He who steals from me runs the risk of stealing twice!

What can a newsmedia company do right now, today, to reduce its legacy expenses while at the same time improving its overall production and thus preserving the life of its most valued revenue stream, the printed word?

While I don’t believe there is a silver bullet, here are just a few legacy expense reductions that can actually improve your situation, customer service, and ultimately your printed product.

First, without a doubt, our most expensive legacy cost is the cost of gathering all the various pieces of content that fill our pages. Deseret Media CEO Clark Gilbert shared a chart at the conference in St. Petersburg, Florida, that was a real eye-opener. It compared the cost of the average newsroom to bring various story items to the public via the printed page versus the cost of our competitors. Newsmedia companies spending hundreds of dollars versus only US$10 spent by our competitors will not survive the test of time. Let me repeat: will not stand the test of time!

So what to do? The old adage, “if you can’t beat them, join them,” certainly offers a lifeline. Newsmedia companies have access to dozens, if not hundreds of freelancers, stringers and yes, that curse word, citizen journalists. The time may be right to maximise that lifeline while there is still time to do so. Valued content is what the readers tell us it is, not what we believe we should write about.

For example, instead of the current model of 25-30 writers and 5-6 editors, a future model might have five writers to cover the usual items expected by readers; 100 freelancers, stringers and citizen journalists to provide reader-generated content, along with 10 editors to refine the copy and bring it into line with journalistic standards. Can this be accomplished? Absolutely, but it will take a real switch in conventional thinking to turn this ship around.

Not to be outdone, circulation offers excellent money-saving opportunities as well. On the customer service side, consolidating all circulation phone room functions into one call center makes sense. Before you jump up to dispute this, I am not talking about the outsourcing-to-India call structure; I am referring to consolidation with local companies on a local level.

A great example of what small newsmedia companies can do is the Northwest and Pioneer newspaper groups in the United States. All 9+ of their newspapers have elected to have all circulation calls go to one location. Through e-mail, texting and so forth, they are able to serve the customers’ needs as if they were located in the same city. All nine companies saved money, and customer support was actually enhanced in some cases.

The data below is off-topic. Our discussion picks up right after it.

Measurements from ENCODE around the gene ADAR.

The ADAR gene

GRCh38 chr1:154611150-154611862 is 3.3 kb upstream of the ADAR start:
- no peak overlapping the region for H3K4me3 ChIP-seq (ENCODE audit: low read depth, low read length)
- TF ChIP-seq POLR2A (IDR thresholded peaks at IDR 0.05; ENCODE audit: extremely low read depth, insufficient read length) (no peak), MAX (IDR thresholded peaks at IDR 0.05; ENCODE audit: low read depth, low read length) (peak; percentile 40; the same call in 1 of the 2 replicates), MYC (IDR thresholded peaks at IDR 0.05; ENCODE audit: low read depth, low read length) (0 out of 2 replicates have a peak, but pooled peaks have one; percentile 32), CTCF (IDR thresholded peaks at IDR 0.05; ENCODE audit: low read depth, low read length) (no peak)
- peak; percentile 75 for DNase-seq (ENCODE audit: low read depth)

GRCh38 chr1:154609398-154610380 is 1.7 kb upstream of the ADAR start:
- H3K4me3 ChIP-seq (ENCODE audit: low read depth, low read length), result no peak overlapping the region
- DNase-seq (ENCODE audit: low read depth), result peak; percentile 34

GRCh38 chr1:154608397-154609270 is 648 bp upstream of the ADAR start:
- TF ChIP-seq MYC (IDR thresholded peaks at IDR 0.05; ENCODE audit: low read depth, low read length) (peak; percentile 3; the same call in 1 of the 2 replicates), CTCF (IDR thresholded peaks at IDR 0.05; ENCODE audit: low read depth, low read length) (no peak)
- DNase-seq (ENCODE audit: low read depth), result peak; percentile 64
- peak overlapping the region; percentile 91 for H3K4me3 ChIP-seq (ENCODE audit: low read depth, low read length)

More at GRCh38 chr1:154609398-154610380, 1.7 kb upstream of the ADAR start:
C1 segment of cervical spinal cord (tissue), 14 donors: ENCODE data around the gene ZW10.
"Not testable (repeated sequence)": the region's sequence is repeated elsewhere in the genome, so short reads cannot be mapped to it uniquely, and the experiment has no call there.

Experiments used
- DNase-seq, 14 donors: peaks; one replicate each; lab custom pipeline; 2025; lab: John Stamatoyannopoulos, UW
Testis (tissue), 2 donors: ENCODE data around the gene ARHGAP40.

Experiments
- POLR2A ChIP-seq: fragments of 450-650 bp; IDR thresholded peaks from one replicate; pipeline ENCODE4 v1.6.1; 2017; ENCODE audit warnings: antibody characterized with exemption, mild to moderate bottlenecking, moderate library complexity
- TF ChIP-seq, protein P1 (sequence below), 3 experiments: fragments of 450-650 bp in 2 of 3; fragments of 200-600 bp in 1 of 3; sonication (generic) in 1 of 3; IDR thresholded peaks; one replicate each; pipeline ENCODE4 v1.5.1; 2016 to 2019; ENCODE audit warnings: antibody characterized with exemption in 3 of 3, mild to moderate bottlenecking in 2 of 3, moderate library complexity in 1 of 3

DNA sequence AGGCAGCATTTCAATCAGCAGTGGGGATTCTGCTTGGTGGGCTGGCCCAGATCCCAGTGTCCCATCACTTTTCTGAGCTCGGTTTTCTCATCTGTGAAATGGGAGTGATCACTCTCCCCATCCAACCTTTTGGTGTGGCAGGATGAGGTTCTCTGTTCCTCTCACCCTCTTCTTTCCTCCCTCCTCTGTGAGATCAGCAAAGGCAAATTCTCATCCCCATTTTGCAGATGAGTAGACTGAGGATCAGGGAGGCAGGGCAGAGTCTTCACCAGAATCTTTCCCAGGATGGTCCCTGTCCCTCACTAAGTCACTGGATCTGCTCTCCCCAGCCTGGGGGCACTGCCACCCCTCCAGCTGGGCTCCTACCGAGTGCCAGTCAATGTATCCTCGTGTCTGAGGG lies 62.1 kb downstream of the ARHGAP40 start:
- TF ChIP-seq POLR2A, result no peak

In real estate, the mantra is “Location, Location, Location!” In our newsmedia industry, it needs to be “Outsource, Outsource, Outsource!” This is the fastest way to reduce expenses while increasing much-needed innovation. None of us are able to keep up with the amount of technology and innovation that has and will continue to fly past us.

Outsourcing to the experts makes all the sense in the world. Sure we want to learn as much as we can, but we can’t simply do it all even if we wanted to. If your printing press isn’t operating 7-10 hours a day, chances are you can save quite a bit of money by outsourcing. Back-office functions better done by experts at less cost are always an option.

These certainly aren’t my ideas. As I said before, “He who steals from me runs the risk of stealing twice.” There are many ways in which to save a buck — some easy and non-controversial, and others difficult and very controversial. But at the end of the day, the numbers simply scream out: Get your cost structure in line and do it quick. The real question is if most companies really understand this.

I am convinced that if we put 10 industry executives in a room and brainstormed for eight hours, we might be able to transform the industry, if not certainly a company. Watching the Deseret News and Journal Register companies transform is truly inspiring. They haven’t given up on print because they understand the value it brings to the table. They are transforming print and seeing the reward as they do so. We may not have the resources of either of those companies, but we have the ability to take ideas and scale to each of our local operations, maximising our bottom lines.

The only real question is: Do we have the resolve to take the steps that economic reality mandates we take?